Season Predictions — 2021 Syracuse Football preview

Sep 26, 2020; Syracuse, New York, USA; Syracuse Orange head coach Dino Babers looks on against the Georgia Tech Yellow Jackets during the first quarter at the Carrier Dome. Mandatory Credit: Rich Barnes-USA TODAY Sports

There are several facets to this team that seem positive as simple statements about a football team.

The quarterback is entering his third season as the starter with two established threats on the perimeter, one of whom could end up as the school’s all-time leader in multiple receiving statistics. There are a half dozen linemen with at least eight starts in front of him and a diverse set of experienced running backs behind him. Possibly the best kicker in school history is on standby to finish off drives when the offense stalls.

The defensive front is deep and experienced. While the linebacking corps is lacking for depth, the top four are all young players who were thrown in the fire last season and responded well, including a potential all-conference player who has a knack for making big plays. The defensive backfield lost three starters to the NFL, but returns an excellent cornerback and a handful of young players who were forced into action last season with generally positive results.

On paper, that all seems great, but many of those groups also have lots of questions. Is that starting quarterback going to pay off the promise shown when he was recruited and played sparingly as a freshman? If he fails, is the incoming transfer who moved off quarterback last season at his previous school capable of playing better?

Will a meaningful third target in the pass game become more than a figment of the imagination? Can this much-maligned offensive line get it together and stay healthy? Or at least stay healthy? Or, based on preseason camp, get healthy?

Will the defense utilize their experience from last season and a normal offseason and camp to perform better in their second season of playing the 3-3-5? Are last season’s terrific numbers in forcing turnovers a perennial feature of this defense or will they regress to the mean after last year’s exceptional performance?

Will McKinley Williams return to health and can he and his mates on that experienced front line get penetration consistently and create pressure after logging just nine sacks as a group last season? Will Mikel Jones be able to perform at an even better level than last season while lifting the play of the other linebackers? Will someone grab the second starting cornerback spot and play well across from Garrett Williams?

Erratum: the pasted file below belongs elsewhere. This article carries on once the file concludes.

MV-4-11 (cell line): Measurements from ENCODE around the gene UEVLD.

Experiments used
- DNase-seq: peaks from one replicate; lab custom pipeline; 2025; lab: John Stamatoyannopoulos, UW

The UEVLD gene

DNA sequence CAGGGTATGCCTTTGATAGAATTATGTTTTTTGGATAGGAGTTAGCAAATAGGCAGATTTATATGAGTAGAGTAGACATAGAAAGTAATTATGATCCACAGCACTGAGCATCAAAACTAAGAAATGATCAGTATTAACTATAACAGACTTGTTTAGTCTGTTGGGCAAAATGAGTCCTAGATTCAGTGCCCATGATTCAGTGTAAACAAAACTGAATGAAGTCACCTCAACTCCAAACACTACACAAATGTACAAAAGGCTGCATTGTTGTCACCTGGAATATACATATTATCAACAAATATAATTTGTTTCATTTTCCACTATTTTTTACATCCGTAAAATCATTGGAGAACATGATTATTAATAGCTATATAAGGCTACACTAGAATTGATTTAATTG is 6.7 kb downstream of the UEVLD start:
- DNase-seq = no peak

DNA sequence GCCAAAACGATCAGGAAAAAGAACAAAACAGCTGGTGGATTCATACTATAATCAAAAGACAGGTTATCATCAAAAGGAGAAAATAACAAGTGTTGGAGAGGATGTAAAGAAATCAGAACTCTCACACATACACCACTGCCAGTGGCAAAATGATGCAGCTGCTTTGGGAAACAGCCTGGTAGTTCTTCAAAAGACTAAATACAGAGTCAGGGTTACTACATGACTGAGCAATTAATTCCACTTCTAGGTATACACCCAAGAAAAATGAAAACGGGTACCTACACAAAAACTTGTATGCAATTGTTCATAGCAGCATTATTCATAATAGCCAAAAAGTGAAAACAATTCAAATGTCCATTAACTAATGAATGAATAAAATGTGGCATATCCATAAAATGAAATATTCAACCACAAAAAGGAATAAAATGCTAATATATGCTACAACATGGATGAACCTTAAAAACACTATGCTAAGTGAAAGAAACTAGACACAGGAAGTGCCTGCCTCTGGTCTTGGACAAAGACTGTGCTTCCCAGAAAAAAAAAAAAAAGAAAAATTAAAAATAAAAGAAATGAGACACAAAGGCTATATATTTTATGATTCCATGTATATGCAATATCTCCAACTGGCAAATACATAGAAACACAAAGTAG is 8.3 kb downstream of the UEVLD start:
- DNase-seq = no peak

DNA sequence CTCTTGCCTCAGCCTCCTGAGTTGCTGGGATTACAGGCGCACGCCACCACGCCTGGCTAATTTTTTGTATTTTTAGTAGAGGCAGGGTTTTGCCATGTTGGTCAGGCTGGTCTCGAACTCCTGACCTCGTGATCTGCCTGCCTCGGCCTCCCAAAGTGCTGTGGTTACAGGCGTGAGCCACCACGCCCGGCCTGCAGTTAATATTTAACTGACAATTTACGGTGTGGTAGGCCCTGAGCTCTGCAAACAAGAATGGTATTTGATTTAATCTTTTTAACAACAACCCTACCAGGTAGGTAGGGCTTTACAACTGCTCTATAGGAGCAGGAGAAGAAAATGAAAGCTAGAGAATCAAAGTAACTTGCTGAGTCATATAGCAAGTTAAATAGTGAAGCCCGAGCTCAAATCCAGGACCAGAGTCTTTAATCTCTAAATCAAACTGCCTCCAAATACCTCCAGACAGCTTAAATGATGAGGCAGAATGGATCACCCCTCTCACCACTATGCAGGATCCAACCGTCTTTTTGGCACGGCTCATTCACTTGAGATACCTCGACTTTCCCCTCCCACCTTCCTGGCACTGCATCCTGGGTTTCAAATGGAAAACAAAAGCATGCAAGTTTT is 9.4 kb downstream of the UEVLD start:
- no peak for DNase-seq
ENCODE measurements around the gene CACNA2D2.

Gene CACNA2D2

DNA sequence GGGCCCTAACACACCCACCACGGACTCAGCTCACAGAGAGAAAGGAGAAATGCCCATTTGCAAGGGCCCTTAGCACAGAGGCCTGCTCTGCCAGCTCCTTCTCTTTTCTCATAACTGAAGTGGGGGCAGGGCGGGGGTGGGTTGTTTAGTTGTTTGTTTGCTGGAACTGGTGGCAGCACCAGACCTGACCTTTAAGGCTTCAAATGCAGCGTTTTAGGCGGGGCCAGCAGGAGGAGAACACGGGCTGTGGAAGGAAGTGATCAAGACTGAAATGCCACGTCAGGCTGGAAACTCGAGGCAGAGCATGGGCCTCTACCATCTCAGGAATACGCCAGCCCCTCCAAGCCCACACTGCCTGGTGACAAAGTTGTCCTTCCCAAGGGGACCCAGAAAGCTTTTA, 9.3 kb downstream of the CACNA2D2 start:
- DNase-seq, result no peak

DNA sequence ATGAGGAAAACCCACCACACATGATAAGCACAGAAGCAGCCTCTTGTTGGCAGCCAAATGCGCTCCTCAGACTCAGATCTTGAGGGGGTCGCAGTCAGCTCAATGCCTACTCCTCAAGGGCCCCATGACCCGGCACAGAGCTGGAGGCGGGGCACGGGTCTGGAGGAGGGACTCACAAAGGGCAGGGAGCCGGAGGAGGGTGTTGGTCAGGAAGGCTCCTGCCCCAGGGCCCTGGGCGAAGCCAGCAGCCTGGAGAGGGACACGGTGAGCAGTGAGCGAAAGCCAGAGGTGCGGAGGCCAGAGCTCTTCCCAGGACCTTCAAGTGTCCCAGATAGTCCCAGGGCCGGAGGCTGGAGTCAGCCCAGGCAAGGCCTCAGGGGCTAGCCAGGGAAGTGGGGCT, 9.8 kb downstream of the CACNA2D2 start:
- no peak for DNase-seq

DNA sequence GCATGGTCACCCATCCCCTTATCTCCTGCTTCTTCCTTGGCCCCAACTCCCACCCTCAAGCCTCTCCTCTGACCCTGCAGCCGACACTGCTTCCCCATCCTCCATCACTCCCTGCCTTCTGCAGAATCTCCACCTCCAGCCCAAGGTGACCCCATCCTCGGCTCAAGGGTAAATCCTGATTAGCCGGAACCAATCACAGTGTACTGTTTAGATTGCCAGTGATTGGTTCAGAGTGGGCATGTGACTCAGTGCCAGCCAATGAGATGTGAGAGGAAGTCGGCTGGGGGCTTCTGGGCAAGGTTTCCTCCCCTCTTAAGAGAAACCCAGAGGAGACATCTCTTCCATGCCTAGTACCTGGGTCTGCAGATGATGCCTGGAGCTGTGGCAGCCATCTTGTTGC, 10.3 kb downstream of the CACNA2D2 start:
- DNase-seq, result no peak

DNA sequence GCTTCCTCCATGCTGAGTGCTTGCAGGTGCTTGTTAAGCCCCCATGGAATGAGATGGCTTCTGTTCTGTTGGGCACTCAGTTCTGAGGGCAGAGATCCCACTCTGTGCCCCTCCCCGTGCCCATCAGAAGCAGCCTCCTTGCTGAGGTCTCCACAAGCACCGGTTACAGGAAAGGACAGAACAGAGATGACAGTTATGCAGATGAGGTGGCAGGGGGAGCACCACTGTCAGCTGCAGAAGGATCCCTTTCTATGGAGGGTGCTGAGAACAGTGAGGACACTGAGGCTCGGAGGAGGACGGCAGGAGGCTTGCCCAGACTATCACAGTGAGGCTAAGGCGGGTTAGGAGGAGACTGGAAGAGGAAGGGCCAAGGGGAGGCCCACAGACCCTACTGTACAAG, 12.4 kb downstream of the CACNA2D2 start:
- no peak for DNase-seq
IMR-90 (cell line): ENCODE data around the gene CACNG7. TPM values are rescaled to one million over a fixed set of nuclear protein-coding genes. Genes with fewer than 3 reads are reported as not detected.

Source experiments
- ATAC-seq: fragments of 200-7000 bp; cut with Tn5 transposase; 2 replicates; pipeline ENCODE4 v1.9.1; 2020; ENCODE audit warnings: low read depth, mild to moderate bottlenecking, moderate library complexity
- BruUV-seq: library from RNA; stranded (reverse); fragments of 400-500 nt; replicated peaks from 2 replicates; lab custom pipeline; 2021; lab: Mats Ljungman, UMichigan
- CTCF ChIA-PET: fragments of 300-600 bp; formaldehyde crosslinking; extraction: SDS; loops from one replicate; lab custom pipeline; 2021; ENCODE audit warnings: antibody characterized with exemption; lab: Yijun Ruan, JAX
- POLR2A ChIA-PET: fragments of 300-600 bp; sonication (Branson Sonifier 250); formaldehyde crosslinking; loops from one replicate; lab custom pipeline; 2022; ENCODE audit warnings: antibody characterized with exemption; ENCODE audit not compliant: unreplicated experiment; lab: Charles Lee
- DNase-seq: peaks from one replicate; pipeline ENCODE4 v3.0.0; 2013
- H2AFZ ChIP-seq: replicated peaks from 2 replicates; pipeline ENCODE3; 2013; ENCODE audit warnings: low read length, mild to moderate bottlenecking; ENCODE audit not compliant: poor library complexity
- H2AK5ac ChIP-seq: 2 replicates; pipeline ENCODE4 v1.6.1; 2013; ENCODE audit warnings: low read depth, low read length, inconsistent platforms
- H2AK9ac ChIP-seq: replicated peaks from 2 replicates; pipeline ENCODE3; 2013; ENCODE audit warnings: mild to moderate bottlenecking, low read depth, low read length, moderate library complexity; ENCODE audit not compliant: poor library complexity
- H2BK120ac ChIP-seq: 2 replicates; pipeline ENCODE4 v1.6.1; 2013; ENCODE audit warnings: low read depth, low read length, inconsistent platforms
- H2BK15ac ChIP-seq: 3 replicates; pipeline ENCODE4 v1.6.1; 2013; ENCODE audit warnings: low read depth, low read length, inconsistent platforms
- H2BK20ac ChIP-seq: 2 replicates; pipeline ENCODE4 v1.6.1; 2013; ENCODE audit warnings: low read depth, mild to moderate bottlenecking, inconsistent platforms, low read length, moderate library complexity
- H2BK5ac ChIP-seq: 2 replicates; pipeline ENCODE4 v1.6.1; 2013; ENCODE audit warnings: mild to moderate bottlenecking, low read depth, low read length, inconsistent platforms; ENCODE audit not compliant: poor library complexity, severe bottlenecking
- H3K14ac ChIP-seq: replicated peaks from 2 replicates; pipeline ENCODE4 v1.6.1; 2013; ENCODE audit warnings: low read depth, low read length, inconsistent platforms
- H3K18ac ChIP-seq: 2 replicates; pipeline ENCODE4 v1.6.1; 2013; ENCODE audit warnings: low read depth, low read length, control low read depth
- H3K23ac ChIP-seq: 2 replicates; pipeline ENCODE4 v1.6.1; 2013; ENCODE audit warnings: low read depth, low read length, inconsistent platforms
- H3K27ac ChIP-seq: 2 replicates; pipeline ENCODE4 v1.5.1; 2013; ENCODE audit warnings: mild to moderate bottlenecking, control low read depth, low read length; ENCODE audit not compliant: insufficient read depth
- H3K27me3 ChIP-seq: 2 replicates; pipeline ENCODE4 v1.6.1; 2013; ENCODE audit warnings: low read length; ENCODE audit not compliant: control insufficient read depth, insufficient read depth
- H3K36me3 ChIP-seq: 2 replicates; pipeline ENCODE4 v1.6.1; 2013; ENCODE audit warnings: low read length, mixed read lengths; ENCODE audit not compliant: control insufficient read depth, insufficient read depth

The schedule is manageable, which is good, because this is not an overly talented team. Syracuse has not ranked higher than tenth in the ACC in recruiting in the last five years and this roster is dominated by players at the lower grade levels. As a result, conference foes are generally more talented and more experienced than the Orange.

» Related: An in-depth preview of Syracuse football’s offense in 2021

There will be some highlights along the way and a handful of individual achievements that are noted once the back half of the season is upon us. With good health, Andre Szmyt will write his name atop a couple all-time placekicking lists and it is not unreasonable to suggest Taj Harris could do the same in a few receiving categories. Perhaps Tommy DeVito stays upright long enough to sling the ball for 3,000 yards and 25 touchdowns, becoming the second player to accomplish either feat at SU. Maybe Sean Tucker becomes the fourth sophomore running back to pick up 900 yards in a season in school history.

Unfortunately, those highlights are likely to be footnotes of another long season, especially once late October arrives and most of the winnable games are already in the rear-view mirror. With a winning record not a likely outcome this season, a lot of how this season is viewed will depend on the specifics of how the Orange got there – were they competitive in the games aside from Clemson, was the offense more productive, did the defense get better, and so on.

A reasonable ceiling for this team is 4-8. The most likely road there is winning the opening three games of the non-conference slate and picking up one conference win, with Wake Forest the best target. Even getting to 6-6 and making a bowl game likely involves just about everything going the way of the Orange – health, both individual and team-wide improvement, and even plain old luck. In other words, it is going to feel like most of the other recent Syracuse football seasons.

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About Jim Stechschulte 894 Articles
A 1996 graduate of Syracuse University, Jim has reported on Syracuse sports for the Syracuse University Alumni Club of Southern California on nearly a decade. He has also written a fantasy basketball column published by He currently resides in Syracuse.